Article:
During 7 days you'll visit Serifos, Milos, Poros and other islands.
Day 1: Athens - Cape Sounion (27 NM)
On the first day, you’ll have a few important tasks: accept the yacht, settle on board, and check up the equipment. After that, you can enjoy some leisure time and take a walk in Athens, enjoying its picturesque sights and stopping to try local cuisine.
Day 2: Cape Sounion - Kythnos (25 NM)
Kythnos is probably the most unassuming island in the Cyclades. Myths and legends make no mention of it and its history features the same chapters as its neighbours. This might be surprising since Kythnos is one of the most ancient inhabited islands in the archipelago. Local towns aren’t bursting with attractions and architectural landmarks, so the island isn’t experiencing a boom in popularity. But that’s just fine with the Greeks who are busy buying up villas here to vacation in peace and tranquility. If you decide to go to Kythnos, you’ll be met by the port city of Merikhas. Compared to the island’s other towns, it can more or less be considered a tourist city. Its environs feature the island’s best beaches – Martinakia and Episkopi. You can take a look at Hora, but it’s best to head straight for the village of Driopis, built around one of the biggest caves in Greece.
Day 3: Kythnos - Serifos (26 NM)
According to ancient myths, Serifos is the place where Perseus grew up and Polyphemus, the Cyclops blinded by Odysseus, lived – whether at the same time or not, we aren’t sure. Compared to the closest neighbouring islands, tourism on Serifos is less developed. However, the island still has the spirit of authentic Greece and its traditional character. The island is well suited for family vacations, romantic weekends, leisurely dips in the turquoise waters of the Aegean, and long walks. It’s for this reason that Serifos is sometimes called an island of contrasts. The island’s administrative center, Hora, is situated at an elevation, so it offers a fantastic view of all of Serifos. Hora is worth a stop if only for the archaeological museum and church of Agios-Konstantinos. The island’s main port is the village of Livadi. It’s often confused with Megalo Livadi, a resort in the south of the island. Both feature the island’s best beaches: Avlomonas, Kutalas, Megalo Hore and Megalo Livadi.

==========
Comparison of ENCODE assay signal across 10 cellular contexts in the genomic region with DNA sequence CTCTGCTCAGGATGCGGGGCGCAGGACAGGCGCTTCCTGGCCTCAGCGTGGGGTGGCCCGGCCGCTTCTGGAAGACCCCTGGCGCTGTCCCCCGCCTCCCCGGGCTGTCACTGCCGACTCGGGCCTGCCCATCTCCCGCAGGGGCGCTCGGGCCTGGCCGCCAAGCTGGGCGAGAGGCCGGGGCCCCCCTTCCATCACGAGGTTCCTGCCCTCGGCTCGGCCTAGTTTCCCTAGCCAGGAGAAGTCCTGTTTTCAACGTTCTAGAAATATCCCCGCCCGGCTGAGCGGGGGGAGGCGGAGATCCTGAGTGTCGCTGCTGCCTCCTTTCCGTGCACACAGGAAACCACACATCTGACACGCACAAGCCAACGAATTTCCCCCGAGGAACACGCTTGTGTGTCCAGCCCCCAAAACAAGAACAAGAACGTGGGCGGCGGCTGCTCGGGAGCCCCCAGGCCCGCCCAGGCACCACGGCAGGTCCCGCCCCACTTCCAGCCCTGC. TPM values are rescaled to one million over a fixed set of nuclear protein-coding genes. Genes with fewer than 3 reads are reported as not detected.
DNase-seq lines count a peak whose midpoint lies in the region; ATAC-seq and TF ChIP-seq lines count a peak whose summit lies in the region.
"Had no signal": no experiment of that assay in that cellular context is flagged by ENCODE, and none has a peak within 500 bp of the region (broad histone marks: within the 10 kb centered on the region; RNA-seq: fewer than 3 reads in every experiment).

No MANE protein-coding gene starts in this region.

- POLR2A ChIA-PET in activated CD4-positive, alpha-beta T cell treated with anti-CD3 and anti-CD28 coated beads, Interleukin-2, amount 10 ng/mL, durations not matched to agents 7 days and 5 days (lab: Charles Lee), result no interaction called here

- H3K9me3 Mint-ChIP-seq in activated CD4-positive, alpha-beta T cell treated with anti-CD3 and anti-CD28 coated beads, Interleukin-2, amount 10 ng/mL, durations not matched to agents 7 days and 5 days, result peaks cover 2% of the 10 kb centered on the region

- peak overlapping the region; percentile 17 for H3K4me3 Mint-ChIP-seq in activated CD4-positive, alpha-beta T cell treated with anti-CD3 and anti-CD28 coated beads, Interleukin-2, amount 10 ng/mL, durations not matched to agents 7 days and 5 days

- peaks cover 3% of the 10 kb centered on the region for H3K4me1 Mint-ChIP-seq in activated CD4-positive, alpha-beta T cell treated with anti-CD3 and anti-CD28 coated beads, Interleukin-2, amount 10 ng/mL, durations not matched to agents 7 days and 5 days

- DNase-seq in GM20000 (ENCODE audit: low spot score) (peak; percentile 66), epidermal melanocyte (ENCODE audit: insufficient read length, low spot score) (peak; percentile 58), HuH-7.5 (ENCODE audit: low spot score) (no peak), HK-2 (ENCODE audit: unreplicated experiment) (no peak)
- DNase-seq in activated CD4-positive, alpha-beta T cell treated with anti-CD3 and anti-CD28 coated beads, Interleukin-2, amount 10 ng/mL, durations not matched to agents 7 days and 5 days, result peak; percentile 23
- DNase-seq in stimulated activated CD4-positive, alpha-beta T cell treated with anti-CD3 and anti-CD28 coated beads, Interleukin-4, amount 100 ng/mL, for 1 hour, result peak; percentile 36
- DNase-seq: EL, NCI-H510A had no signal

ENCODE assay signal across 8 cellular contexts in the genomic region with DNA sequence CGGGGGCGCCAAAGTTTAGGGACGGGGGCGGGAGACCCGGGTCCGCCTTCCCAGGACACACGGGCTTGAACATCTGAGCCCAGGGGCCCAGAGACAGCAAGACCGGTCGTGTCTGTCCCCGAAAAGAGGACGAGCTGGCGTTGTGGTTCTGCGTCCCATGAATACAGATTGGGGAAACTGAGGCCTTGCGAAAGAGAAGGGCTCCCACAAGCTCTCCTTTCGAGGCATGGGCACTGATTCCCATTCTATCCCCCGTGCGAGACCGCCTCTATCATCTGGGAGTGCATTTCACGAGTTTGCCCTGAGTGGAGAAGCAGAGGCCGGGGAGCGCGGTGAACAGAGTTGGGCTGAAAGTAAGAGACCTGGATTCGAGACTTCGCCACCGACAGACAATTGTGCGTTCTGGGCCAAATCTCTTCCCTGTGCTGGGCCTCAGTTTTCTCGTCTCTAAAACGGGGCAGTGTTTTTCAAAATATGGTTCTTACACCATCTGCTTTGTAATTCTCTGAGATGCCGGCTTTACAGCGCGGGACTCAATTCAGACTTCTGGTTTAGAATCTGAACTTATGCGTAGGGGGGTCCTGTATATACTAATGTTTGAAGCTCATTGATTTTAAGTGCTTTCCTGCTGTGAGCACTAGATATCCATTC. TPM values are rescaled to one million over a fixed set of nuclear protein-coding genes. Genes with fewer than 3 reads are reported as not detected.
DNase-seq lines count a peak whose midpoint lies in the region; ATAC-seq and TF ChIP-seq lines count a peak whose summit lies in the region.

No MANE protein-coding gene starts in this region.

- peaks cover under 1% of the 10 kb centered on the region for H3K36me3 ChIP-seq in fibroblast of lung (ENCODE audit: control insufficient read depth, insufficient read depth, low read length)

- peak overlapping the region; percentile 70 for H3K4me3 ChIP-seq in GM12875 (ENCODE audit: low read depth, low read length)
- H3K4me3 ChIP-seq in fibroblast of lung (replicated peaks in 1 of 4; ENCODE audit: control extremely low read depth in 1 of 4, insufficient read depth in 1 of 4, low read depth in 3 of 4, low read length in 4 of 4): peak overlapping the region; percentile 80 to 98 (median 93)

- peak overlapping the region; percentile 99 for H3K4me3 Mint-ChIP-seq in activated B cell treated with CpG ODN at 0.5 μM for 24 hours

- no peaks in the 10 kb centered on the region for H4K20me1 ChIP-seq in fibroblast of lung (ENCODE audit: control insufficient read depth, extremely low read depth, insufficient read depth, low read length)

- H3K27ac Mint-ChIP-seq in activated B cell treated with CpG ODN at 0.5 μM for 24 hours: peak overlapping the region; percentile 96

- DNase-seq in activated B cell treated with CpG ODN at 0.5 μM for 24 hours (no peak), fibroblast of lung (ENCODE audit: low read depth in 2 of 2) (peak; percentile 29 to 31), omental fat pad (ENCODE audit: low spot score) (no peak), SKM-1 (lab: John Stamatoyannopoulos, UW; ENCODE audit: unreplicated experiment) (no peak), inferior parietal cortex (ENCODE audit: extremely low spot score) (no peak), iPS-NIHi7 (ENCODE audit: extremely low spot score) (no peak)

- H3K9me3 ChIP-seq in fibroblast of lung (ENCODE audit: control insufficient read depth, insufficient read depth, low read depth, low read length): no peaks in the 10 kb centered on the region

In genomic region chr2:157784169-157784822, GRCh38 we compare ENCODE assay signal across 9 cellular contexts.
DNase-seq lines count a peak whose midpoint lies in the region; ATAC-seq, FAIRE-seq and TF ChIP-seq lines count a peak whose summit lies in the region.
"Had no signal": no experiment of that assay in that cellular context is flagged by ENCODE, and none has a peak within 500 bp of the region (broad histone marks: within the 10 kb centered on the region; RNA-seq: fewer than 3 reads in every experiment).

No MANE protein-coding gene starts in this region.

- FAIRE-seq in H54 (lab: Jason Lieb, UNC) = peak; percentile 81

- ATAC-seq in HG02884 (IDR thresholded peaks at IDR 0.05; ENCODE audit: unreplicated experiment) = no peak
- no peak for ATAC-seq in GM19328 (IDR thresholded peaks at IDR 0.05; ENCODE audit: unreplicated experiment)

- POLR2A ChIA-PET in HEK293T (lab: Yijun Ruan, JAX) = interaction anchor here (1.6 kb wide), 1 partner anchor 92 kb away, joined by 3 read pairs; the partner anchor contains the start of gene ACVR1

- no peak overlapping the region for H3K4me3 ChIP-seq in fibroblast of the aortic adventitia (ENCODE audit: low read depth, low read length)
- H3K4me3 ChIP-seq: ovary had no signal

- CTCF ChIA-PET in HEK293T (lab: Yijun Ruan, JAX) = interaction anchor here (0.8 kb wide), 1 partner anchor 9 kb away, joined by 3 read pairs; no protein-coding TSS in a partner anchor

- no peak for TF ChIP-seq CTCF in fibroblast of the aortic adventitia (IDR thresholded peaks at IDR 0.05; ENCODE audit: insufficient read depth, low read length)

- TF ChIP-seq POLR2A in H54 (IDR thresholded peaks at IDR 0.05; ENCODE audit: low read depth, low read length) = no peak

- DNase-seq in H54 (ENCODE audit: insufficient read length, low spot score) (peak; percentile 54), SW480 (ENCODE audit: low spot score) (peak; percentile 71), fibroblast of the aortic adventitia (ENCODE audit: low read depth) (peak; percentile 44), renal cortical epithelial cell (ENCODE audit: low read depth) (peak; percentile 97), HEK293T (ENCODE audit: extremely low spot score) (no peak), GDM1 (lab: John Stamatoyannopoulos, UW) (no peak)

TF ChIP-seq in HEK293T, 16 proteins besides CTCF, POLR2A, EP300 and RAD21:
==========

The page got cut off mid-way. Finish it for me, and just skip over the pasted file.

Day 5: Milos - Hydra (65 NM)
No connection here between the island’s name and the mythological goddess, but rather, deriving from the Greek word Ύδρα meaning “water.” Historically living up to its name, it used to be a site for plentiful fresh-water springs which would later facilitate naval glory, Hydra’s golden age began in the 15th century, when the population of the neighbouring Peloponnese began fleeing the islands from the advancing Turkish invasion. The rocky local terrain was difficult for growing crops, so the inhabitants were forced to turn to the sea. Gradually, the talented fisherman began distinguishing themselves as outstanding mariners and the island wound up giving Greece dozens of admirals and fleet commanders. But Hydra’s cultural life was not to be outdone. Despite its relatively small size, the island counts roughly 300 churches, six ancient monasteries, numerous captains’ houses turned museums, and a handful of monuments to prominent local figures and milestone events. The Greeks decided that the locally shot film, Boy on a Dolphin (1957), was one such milestone event. It dramatically enhanced the locality’s tourist attraction, making Hydra a high-end resort for international celebrities. The monument to the film was erected on the island in 2006.
Day 6: Hydra - Порос (12 NM)
The little Island of Poros lies in the shadow of ultra-popular Athens and the neighbouring Peloponnese. Yet, in a certain way, this plays to its advantage – you’ll surely find other tourists here, but certainly fewer than in Greece’s other resort towns. According to written sources, Poros was considered the island of Poseidon, God of the Sea. There was once a temple to him here – the ruins of which remain today. The temple used to house numerous statues, including one of Poseidon himself. Unfortunately, over the years they’ve all been plundered; only a fragmented base of the Sovereign of the Seas statue remains. It can be found in the local archaeological museum. A visit to this museum is worth your time as many of its artifacts date back to the Mycenaean and Roman eras. Poros’ natural surroundings are also worthy of admiration. It boasts a lemon forest, sandy beaches lined by tall pines, turquoise water, and a genuinely idyllic atmosphere. Incidentally, one of the island’s coves has a Russian name – it was once home to Count Orlov’s naval squadron.